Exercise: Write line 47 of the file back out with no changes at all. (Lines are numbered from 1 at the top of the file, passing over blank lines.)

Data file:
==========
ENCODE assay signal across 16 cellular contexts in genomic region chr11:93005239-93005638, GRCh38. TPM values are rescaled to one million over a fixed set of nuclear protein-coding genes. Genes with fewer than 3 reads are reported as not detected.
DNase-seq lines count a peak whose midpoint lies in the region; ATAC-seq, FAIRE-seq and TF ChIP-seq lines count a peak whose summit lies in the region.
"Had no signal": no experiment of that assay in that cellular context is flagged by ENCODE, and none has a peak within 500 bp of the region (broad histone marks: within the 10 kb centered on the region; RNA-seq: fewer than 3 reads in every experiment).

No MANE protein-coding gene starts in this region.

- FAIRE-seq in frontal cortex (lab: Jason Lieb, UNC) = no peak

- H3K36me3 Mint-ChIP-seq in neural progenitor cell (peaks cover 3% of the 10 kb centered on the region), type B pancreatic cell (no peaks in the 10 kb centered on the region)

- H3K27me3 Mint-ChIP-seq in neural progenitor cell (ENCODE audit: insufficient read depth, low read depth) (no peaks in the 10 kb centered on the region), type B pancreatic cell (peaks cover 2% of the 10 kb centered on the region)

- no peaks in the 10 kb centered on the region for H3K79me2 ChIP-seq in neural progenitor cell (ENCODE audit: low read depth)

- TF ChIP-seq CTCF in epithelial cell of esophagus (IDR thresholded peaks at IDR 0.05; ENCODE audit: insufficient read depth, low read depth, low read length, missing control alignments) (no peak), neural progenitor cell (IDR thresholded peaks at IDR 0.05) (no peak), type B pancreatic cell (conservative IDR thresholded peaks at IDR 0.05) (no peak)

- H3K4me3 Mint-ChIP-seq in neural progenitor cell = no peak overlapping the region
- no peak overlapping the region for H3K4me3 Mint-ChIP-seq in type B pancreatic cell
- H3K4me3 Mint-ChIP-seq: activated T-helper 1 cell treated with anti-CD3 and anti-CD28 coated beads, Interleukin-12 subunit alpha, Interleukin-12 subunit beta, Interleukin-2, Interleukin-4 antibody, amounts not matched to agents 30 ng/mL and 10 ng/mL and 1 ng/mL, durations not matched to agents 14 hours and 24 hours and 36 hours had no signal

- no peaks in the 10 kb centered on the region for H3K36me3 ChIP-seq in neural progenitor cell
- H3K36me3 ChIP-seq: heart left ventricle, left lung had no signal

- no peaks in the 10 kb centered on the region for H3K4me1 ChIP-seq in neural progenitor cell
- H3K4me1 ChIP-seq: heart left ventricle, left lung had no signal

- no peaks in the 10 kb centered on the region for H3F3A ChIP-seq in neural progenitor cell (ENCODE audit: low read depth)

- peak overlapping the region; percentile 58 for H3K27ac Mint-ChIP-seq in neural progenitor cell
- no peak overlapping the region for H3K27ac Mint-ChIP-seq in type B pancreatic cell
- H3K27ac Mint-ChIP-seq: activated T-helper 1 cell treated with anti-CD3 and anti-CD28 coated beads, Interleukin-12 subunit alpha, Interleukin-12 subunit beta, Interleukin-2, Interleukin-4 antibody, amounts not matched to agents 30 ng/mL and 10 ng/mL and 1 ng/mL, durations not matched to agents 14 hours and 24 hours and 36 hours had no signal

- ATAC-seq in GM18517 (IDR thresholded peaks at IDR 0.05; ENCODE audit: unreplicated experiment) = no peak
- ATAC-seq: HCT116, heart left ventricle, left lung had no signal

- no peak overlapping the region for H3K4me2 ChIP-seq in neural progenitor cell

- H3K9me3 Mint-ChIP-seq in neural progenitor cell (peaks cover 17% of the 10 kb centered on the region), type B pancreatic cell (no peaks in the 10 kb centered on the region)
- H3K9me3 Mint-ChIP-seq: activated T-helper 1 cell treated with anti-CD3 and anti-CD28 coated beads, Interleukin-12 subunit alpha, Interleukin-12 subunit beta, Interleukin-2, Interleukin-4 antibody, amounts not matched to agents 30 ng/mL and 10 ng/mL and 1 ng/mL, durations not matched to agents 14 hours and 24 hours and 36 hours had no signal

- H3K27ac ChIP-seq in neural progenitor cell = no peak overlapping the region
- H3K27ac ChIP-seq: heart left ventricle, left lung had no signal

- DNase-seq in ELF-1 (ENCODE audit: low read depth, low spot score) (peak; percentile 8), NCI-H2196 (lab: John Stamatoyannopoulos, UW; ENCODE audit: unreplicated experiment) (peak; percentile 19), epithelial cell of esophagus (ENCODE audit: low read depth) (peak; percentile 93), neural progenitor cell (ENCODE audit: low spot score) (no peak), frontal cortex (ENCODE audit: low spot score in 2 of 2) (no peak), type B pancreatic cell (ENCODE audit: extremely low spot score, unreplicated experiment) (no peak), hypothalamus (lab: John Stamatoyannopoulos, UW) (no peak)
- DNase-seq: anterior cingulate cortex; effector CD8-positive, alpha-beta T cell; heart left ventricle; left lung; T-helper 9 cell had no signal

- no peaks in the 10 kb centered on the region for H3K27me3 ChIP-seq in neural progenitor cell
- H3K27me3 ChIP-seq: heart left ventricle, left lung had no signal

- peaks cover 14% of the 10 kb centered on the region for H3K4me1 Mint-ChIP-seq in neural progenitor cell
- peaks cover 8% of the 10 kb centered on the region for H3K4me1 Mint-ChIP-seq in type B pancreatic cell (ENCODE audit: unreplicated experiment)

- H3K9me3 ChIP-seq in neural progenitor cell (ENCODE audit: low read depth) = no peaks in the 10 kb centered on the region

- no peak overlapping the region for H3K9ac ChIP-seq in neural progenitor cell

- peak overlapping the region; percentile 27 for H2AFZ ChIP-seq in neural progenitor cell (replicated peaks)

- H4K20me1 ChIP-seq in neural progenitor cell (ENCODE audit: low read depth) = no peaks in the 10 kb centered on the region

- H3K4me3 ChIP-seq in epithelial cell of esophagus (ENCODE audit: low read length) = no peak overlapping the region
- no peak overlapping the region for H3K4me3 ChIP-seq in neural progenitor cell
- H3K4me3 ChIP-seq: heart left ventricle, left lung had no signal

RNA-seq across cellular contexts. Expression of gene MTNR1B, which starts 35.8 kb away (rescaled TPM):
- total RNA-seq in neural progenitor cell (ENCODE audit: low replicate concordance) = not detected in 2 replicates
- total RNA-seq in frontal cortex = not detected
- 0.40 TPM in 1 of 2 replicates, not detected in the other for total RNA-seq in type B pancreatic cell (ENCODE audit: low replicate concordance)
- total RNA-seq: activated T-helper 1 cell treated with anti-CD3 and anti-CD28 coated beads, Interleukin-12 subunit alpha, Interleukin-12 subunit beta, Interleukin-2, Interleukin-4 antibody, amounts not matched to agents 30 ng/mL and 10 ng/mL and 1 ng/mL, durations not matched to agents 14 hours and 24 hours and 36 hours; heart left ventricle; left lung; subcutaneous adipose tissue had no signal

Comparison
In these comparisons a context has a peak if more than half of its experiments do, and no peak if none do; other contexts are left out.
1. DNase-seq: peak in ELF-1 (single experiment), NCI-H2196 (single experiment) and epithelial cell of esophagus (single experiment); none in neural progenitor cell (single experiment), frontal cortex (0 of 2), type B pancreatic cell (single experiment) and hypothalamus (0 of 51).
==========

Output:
In these comparisons a context has a peak if more than half of its experiments do, and no peak if none do; other contexts are left out.